Spanish car sales slump: industry data

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New car sales in Spain were down for a fourth month running in October, plumbing early 1990s' lows and sparking concerns over the future of an industry which employs 500,000, the Spanish Automakers Federation (ANFAC) said on Tuesday.

"If the auto market does not recover, Spain will no longer be able to maintain current production levels," ANFAC warned, noting that a strong auto industry was a major player in the economy overall.

October car sales came to 61,366, up from 56,595 in September but down 37.6 percent from a year earlier to take the market back to levels last seen 15 years ago, ANFAC said.

In September, new car sales were down 26.9 percent from September 2009, after falls of 23.8 percent and 24.1 percent in August and July.

Initial figures suggest that individual car purchases, the largest segment of the market, may have fallen as much as 50 percent in October.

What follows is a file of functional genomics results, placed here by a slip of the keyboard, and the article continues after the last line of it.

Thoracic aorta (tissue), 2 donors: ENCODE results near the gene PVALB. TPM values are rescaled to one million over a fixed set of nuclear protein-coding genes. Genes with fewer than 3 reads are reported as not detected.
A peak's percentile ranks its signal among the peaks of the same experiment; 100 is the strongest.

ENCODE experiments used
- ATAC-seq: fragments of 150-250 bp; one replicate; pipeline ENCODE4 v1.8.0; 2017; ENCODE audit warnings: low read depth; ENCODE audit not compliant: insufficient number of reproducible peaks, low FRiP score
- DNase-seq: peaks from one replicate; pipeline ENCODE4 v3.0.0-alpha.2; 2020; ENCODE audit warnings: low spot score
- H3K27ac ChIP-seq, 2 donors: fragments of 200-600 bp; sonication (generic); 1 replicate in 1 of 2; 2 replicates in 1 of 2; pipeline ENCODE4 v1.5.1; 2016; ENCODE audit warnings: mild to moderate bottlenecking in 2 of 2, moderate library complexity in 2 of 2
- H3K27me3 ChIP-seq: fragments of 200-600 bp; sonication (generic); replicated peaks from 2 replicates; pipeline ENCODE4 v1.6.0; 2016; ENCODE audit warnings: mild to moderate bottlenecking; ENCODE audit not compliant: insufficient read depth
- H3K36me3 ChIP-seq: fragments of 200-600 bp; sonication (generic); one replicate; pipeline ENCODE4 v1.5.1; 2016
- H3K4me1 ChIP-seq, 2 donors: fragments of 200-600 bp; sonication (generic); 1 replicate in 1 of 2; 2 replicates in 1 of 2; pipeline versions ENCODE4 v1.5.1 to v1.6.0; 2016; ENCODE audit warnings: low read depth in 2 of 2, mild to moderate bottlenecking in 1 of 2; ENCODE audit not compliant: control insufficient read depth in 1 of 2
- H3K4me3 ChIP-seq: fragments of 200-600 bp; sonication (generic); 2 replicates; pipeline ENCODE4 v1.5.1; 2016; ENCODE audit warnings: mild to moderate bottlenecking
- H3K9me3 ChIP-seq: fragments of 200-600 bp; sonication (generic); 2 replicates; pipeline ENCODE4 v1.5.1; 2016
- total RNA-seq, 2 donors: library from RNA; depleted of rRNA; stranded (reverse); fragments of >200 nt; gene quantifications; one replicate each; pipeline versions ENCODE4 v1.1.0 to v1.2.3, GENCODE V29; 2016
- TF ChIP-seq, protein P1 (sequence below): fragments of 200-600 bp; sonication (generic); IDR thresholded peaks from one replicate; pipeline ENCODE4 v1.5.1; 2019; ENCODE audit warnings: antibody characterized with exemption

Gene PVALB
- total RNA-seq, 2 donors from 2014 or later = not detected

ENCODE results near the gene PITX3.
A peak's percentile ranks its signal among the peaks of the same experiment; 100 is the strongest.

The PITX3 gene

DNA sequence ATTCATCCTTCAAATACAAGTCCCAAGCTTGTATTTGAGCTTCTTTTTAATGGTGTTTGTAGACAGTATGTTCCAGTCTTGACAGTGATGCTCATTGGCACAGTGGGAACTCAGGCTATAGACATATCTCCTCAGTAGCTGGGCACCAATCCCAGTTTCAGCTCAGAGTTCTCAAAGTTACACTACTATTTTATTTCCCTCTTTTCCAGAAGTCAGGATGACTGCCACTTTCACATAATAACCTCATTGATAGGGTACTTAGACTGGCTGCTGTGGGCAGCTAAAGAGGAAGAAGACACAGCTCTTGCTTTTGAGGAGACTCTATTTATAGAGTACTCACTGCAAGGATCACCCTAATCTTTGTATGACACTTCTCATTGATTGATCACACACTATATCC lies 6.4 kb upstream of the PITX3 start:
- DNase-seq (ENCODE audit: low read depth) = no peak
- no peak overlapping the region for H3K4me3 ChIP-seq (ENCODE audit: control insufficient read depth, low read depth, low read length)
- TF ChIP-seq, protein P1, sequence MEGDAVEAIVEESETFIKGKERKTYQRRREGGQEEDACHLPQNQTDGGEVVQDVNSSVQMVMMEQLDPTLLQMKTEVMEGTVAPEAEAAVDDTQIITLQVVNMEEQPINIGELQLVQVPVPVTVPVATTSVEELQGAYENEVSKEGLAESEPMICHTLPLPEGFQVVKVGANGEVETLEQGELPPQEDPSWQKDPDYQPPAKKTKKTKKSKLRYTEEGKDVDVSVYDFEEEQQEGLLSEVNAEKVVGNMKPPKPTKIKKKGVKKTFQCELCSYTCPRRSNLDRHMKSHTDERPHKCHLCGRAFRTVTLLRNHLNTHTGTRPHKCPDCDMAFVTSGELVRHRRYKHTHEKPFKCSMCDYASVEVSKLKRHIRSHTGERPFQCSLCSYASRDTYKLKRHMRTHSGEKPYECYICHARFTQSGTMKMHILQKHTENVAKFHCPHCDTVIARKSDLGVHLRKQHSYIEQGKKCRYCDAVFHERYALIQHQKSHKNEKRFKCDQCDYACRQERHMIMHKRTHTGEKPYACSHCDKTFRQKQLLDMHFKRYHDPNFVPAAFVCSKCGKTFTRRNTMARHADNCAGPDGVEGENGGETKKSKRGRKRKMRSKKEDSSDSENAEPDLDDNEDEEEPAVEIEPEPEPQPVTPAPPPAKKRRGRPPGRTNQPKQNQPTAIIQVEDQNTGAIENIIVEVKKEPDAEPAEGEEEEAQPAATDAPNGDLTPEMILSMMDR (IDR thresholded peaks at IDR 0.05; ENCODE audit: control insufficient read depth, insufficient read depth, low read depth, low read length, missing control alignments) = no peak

For all 2010, ANFAC put auto sales at less than 900,000 -- "a third year running when they will be back at early 1990s' levels."

The trouble began in July when the government increased sales taxes so as to bolster the public finances and a trade-in bonus scheme ended.

ANFAC has been warning for several months that problems in the auto industry could have a serious knock-on effect in an economy which has just scraped out of recession this year.

Spanish unemployment at around 20 percent is the highest in the eurozone.

© 2010 AFP

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